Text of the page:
Turkish police seeking to detain 24 more journalists

Turkish police detained journalist Kamil Maman during a police raid to seize the Ipek Media Group in Istanbul on Oct. 28, 2015.

As part of an investigation targeting people over the alleged use of a smart phone application known as ByLock, Turkish police are looking for 24 more journalists who are at large. It was reported on Monday that police detained 11 of 35 journalists who are accused of membership in the faith-based Gülen movement due to using the ByLock app., as part of an investigation run by the İstanbul Public Prosecutor’s Office.

The police are continuing operations to detain journalists Abdülkadir Gümüşsoy, Ahmet Doğan, Bedrettin Uğur, Yakup Üstün, Selim Sırrı Bayer, Mustafa Gürlek, Emrah Kamil Ülker, Ertuğrul Erbaş, Hüdaverdi Yıldırım, Hülya Tekin, İbrahim Yekebaş, İrfan Galip Dumlu, İsmail Muhammet Sağıroğlu, Levent Özkökeli, Mahir Etyemez, Mesut Ertanç, Murat Keskin, Mustafa Kılıç, Osman Çalık, Sedat Gülmez, Serdar Bal, Aysun Yazıcı Kurumahmut, Hasan Hüseyin Koç and Emrah Direk.

Police have already detained journalists Burak Ekici, Muhsin Pilgir, Ömer Faruk Aydemir, Sait Gurkan Tuzlu, Cüneyt Seza Özkan, Yusuf Duran, Ahmet Feyzullah Özyurt, Ahmet Sağırlı, Mutlu Özay, Mehmet Ali Ay and Yasir Kaya since August 10.

Turkish authorities believe using ByLock is a sign of being a member of the Gülen movement, which the government accuses of masterminding a failed coup attempt on July 15, 2016. The mobile phone application ByLock is seen as the top communication tool among members of the group. Tens of thousands of civil servants, police officers and businessmen have either been dismissed or arrested for using ByLock since the failed coup attempt.

Meanwhile, Dihaber reporter Deniz Nazlım has been detained in Ankara province due to an outstanding arrest warrant on Monday. It was reported that journalist Nazlım was taken to the anti-terror branch at the Ankara Police Station over an arrest warrant. Police seized technical materials during a search of Nazlım’s home.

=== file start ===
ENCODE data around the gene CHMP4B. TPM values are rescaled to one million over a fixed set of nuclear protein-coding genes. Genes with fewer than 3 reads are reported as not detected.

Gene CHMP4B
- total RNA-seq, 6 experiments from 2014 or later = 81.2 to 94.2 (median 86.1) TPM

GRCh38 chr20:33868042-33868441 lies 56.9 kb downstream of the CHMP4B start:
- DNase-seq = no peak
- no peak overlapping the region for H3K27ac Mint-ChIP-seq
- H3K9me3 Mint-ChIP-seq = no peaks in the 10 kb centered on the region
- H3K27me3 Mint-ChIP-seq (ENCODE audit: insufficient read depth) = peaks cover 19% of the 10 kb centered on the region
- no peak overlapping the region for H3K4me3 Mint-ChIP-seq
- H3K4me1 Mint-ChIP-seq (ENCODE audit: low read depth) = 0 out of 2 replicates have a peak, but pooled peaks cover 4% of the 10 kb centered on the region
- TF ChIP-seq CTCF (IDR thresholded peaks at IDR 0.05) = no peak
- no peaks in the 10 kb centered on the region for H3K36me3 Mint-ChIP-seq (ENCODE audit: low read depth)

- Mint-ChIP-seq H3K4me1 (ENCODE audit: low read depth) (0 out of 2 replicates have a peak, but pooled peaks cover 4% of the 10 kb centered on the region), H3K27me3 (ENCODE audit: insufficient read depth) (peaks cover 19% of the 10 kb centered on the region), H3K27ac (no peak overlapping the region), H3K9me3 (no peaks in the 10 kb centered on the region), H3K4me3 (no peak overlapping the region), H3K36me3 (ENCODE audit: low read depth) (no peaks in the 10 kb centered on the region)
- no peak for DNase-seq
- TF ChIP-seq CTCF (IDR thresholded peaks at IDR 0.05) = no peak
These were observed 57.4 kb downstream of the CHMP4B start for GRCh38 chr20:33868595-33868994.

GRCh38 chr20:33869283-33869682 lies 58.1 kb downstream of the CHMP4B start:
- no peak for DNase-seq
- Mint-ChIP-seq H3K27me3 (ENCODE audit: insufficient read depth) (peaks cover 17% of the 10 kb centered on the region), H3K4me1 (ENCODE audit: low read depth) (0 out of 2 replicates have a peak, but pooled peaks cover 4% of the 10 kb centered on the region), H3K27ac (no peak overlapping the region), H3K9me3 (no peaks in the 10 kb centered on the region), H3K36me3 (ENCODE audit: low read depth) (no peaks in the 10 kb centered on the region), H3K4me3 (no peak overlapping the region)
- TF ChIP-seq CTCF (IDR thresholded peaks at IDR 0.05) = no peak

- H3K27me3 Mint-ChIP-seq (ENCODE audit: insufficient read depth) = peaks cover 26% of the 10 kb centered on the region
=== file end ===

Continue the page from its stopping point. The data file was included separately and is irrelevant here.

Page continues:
Journalist and human rights activist Murat Çelikkan, who was handed down an 18-month jail sentence in May, is also going to be imprisoned for 13 months unless he is allowed to enjoy judicial probation after spending 45 days in prison, the Diken news website reported.

Çelikkan, who stood trial for serving as “editor-in-chief on duty” for the pro-Kurdish Özgür Gündem daily, was given the sentence by the İstanbul 13th High Criminal Court on charges of disseminating the propaganda of a terrorist organization.

He was among a group of intellectuals and press freedom activists who launched a campaign in solidarity with the daily last year, which was under heavy government pressure. Prominent journalists and academics served as the “editor-in-chief on duty” for the newspaper as an act of solidarity.

Nils Muižnieks, the Council of Europe’s commissioner for human rights, voiced disappointment over the sentence and said Çelikkan made invaluable contributions to his office and the Council of Europe as co-director of Hakikat Adalet Hafıza Merkezi (Truth Justice Memory Center), notably on issues relating to missing persons.

Özgür Gündem, along with 14 other media outlets, was eventually shut down by a government decree on issued on Oct. 29, 2016.

Turkey is ranked 155th out of 180 countries in Reporters Without Borders (RSF) 2017 World Press Freedom Index. The situation of media in Turkey has become critical under the state of emergency proclaimed after the coup attempt.

Turkey is the biggest jailer of journalists in the world. The most recent figures documented by the Stockholm Center for Freedom (SCF) has showed that 276 journalists and media workers are now in jails as of August 9, 2017, most in pre-trial detention languishing in notorious Turkish prisons without even a conviction. Of those in Turkish prisons, 252 are arrested pending trial, only 24 journalists remain convicted and serving time in Turkish prisons. An outstanding detention warrants remain for 110 journalists who live in exile or remain at large in Turkey.

Detaining tens of thousands of people over alleged links to the movement, the government also closed down more than 180 media outlets after the controversial coup attempt. Turkey’s Contemporary Journalists’ Association (ÇGD) recently announced that more than 900 press cards were cancelled.

Turkey survived a controversial military coup attempt on July 15 that killed 249 people. Immediately after the putsch, the Justice and Development Party (AKP) government along with Turkey’s autocratic President Erdoğan pinned the blame on the Gülen movement.

Fethullah Gülen, who inspired the movement, strongly denied having any role in the failed coup and called for an international investigation into it, but President Erdoğan — calling the coup attempt “a gift from God” — and the government initiated a widespread purge aimed at cleansing sympathizers of the movement from within state institutions, dehumanizing its popular figures and putting them in custody.

Turkey has suspended or dismissed more than 150,000 judges, teachers, police and civil servants since July 15. Turkey’s Justice Ministry announced on July 13 that 50,510 people have been arrested and 169,013 have been the subject of legal proceedings on coup charges since the failed coup. (SCF with turkishminute.com)

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